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Test Bokeh and shutter mode

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I read somewhere that the shutter mode makes a difference in the amount and kind of background blur, especially with fast lenses. With shutter mode I mean the use of EFCS (electronic front curtain shutter or "e-Front Curtain Shut." in the A7R2 menu) or silent shutter ("Silent Shooting" in the menu). As I use my Voigtländer FE 1.2/40mm more and more at large apertures, I decided to check if this is true or just another one of those urban legends.

Spoiler: it's true. Bokeh is noticeably different between EFCS on or off, and SS looks a lot like EFCS off. I won't use SS a lot because of the rolling shutter effect, which becomes very visible if something moving is photographed, so it comes down to choosing EFCS on or off. From what I've seen, the effect is almost negligible at 1/500 s and shows itself progressively when upping the shutter speed to 1/8000 s. I think I'll start to consider switching EFCS off when I'm at 1/1000 s or faster. A neutral density filter is a very useful addition for such a fast lens, although it's a pain to mount the filter and take it off again when the light changes.

Another remarkable effect is a change in the brightness of the raw files between the various shutter modes, amounting to 1/3 stop at most, so that's not a big deal (to me at least, I only work with raw files).

All photos made with the Sony A7R2 and Voigtländer FE 1.2/40mm at f/1.2.

S01-20190815-005p.jpg
ILCE-7RM2    Voigtlander NOKTON 40mm F1.2 Aspherical    40mm    f/1.2    1/8000s    ISO 250


S02-20190815-006p.jpg
ILCE-7RM2    Voigtlander NOKTON 40mm F1.2 Aspherical    40mm    f/1.2    1/8000s    ISO 250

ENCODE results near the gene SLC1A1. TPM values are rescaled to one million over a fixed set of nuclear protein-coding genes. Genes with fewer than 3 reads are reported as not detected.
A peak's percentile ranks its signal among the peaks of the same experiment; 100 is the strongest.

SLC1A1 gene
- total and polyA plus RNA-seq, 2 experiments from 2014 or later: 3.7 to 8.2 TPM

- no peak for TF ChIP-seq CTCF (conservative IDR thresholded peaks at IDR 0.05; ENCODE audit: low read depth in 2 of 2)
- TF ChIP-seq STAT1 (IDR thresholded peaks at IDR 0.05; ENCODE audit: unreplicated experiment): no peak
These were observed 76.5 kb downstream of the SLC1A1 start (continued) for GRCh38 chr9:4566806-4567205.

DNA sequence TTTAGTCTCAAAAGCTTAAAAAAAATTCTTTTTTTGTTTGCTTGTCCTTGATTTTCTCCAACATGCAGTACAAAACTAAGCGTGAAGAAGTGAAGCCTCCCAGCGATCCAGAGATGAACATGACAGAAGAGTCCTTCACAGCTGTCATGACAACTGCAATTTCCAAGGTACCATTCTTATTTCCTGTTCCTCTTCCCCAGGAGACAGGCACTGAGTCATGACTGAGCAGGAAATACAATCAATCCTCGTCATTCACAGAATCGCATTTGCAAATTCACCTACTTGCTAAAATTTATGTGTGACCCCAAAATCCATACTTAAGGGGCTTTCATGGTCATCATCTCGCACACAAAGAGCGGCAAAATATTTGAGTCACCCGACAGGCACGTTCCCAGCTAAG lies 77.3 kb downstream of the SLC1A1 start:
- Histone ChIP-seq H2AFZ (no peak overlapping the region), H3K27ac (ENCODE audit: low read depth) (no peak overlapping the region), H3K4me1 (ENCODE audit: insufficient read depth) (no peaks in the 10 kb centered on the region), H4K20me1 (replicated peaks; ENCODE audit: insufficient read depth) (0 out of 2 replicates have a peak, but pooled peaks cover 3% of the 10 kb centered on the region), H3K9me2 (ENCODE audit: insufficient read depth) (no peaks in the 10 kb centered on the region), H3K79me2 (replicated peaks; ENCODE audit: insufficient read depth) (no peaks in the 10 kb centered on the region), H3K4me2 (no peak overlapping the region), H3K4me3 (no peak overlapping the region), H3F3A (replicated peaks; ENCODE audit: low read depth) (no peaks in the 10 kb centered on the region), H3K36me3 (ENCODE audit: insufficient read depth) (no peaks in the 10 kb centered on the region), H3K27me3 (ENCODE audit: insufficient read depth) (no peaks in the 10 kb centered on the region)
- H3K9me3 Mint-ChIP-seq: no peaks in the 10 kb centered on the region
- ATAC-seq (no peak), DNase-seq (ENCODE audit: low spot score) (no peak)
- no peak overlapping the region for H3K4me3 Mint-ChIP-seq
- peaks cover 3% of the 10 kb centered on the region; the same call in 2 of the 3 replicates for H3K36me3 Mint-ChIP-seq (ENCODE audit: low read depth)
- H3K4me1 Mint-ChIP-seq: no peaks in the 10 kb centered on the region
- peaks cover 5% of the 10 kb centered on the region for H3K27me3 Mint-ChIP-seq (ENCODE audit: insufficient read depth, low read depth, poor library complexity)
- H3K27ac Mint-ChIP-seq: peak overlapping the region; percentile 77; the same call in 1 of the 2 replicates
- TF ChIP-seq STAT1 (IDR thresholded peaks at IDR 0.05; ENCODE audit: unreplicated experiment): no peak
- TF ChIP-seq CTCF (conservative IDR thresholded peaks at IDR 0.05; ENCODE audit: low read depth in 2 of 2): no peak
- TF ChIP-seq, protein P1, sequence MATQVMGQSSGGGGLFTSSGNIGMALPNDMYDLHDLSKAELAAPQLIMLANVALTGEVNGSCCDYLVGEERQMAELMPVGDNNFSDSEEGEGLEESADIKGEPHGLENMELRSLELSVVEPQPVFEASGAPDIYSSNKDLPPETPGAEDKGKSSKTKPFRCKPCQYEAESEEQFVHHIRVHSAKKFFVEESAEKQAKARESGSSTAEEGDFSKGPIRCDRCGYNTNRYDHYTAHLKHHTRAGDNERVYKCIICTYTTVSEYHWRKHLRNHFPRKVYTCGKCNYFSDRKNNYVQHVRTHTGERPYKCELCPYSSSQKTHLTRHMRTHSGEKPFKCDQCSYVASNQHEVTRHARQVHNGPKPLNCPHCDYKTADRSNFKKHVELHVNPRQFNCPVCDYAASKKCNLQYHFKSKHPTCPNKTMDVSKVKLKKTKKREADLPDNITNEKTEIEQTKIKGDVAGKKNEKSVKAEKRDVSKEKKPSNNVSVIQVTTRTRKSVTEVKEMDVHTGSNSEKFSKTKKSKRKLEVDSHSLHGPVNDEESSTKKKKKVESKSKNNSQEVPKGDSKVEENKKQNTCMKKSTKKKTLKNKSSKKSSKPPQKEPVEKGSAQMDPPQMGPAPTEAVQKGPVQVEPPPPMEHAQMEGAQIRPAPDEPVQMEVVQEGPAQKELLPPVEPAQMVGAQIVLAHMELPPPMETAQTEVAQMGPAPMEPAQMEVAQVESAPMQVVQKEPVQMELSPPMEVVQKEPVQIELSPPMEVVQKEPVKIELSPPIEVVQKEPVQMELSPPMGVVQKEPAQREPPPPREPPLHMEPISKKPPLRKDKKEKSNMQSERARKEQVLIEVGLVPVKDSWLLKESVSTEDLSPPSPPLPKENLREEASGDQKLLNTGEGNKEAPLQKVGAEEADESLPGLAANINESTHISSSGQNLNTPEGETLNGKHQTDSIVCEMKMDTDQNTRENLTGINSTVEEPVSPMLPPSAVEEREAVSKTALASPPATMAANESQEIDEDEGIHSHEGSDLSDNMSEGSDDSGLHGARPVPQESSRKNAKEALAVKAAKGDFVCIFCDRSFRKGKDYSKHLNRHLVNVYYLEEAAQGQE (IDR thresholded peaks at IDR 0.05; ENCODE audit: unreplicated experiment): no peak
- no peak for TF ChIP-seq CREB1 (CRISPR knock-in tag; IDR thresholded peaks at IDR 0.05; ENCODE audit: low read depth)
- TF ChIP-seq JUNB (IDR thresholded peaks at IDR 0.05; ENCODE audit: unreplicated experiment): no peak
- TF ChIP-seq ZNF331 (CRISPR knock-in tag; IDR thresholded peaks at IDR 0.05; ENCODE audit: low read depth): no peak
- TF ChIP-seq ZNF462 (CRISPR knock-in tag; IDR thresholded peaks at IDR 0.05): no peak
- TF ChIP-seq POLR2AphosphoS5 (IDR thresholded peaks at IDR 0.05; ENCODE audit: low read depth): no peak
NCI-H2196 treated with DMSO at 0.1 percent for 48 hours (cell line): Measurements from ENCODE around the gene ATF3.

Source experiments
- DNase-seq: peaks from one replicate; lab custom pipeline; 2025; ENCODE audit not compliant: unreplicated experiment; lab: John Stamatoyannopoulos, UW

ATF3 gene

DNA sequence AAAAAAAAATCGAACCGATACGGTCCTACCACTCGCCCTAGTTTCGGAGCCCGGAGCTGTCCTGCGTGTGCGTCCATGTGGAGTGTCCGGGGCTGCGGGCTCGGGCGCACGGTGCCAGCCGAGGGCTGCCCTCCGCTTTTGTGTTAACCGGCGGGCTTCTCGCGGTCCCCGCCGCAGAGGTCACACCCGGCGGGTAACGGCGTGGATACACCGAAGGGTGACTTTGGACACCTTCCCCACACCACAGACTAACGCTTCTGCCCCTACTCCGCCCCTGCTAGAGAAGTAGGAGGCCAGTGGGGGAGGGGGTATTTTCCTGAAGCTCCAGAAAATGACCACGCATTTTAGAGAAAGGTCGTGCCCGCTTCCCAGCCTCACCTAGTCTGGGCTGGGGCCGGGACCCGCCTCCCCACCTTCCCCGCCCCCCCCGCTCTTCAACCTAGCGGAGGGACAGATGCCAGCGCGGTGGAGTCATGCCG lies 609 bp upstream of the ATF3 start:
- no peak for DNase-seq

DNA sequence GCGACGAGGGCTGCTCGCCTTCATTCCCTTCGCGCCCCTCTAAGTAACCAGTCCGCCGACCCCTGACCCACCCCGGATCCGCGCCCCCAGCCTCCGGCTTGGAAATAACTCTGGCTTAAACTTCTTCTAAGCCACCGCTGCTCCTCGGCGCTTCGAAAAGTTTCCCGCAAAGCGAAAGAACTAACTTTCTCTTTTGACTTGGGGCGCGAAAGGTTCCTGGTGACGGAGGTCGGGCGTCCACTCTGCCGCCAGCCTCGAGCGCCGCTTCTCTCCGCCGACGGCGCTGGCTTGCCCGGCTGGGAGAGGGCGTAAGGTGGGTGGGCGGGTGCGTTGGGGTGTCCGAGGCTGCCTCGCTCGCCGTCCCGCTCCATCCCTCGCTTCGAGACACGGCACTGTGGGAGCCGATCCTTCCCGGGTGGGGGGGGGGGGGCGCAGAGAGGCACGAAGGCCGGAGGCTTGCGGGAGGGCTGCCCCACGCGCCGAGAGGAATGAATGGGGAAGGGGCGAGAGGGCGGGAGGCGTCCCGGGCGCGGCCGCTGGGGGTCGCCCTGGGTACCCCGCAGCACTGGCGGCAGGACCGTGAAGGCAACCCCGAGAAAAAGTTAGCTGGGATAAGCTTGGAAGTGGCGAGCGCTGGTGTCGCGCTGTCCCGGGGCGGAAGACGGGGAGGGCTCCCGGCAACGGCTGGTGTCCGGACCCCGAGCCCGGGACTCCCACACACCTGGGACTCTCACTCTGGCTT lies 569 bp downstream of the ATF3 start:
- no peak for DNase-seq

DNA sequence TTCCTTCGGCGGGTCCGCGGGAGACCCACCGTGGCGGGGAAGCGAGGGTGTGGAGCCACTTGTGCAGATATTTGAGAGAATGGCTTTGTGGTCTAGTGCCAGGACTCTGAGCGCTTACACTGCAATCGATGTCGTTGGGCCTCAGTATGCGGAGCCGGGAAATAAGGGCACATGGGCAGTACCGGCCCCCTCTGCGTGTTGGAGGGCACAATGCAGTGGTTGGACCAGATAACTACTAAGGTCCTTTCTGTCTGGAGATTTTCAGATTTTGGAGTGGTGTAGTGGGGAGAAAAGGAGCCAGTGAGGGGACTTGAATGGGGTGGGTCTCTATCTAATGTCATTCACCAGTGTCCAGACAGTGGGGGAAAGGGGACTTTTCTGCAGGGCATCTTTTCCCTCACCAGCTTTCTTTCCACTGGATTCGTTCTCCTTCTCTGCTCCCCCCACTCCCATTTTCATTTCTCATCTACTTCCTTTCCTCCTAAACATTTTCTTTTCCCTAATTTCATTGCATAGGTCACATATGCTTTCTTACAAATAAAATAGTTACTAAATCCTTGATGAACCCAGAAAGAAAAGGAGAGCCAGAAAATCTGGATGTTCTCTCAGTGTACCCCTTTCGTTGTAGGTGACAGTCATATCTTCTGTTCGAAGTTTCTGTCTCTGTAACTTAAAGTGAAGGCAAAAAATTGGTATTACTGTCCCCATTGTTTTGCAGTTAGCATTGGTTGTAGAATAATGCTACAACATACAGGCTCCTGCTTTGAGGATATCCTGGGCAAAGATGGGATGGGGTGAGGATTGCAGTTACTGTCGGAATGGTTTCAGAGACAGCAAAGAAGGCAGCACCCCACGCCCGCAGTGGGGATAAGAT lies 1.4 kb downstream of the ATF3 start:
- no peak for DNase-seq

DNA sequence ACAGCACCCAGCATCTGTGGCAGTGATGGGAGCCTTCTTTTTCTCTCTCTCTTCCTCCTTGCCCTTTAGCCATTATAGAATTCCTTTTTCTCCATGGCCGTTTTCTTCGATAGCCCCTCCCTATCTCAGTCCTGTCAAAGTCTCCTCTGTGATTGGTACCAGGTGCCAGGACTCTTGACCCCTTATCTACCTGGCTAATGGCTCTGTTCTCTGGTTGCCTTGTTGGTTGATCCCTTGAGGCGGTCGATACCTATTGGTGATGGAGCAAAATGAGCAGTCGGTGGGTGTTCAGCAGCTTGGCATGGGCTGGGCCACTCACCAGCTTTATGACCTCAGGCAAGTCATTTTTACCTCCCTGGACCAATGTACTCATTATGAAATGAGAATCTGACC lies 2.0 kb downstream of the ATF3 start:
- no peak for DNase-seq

At the fastest shutter speed the effect of EFCS is readily visible: the blur pattern is more detailed in the lower picture and also the scene looks like it's shifted upwards (watch the upper border). There is some sort of vertical compression with EFCS on.

Another set at 1/8000 s:

S03-20190815-020p.jpg
ILCE-7RM2    Voigtlander NOKTON 40mm F1.2 Aspherical    40mm    f/1.2    1/8000s    ISO 250


S04-20190815-021p.jpg
ILCE-7RM2    Voigtlander NOKTON 40mm F1.2 Aspherical    40mm    f/1.2    1/8000s    ISO 250


Also here the difference in bokeh is visible. In Lightroom I can easily toggle between the two pictures and it's immediately obvious that the object in focus stays put, whereas the out-of-focus area seems to shift upwards.

At 1/500 s the effect is very subtle and I'll consider it irrelevant.

S05-20190815-017p.jpg
ILCE-7RM2    Voigtlander NOKTON 40mm F1.2 Aspherical    40mm    f/1.2    1/500s    ISO 160


S06-20190815-018p.jpg
ILCE-7RM2    Voigtlander NOKTON 40mm F1.2 Aspherical    40mm    f/1.2    1/500s    ISO 160


All test pictures can be viewed here.
 

bdbits

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Thanks, Ad. I saw a similar demo of the effect about a year ago, I think it was a Manny Oritz vlog. I found out there was actually a one-liner in the user manual to leave EFCS off at shutter speeds > 1000. But it is, as you've shown, demonstrable.

EFCS should also always be off when mounted on a tripod. I've read speculation these issues are physics, so I suspect they would occur with a lot of different bodies even from other manufacturers. Perhaps a smaller body would not be so egregious.

Really Sony ought to automatically turn it off based on the shutter speed, why they do not is a mystery to me. Annoyingly, I cannot assign this to a button/FN menu on the A7ii either. Honestly, I don't know why Sony does not allow anything that appears on a menu to be assigned. I think this ability is improved on newer bodies, but I am stuck for now.

Thanks for the informative post, a good reminder, too.
 

WoodWorks

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EFCS should also always be off when mounted on a tripod.
I've read that IBIS should be turned off when using the camera on a tripod. Which makes sense, given that it may introduce sensor shake. But what possible problem could EFCS introduce (other than at very high shutter speeds) when using the camera on a tripod?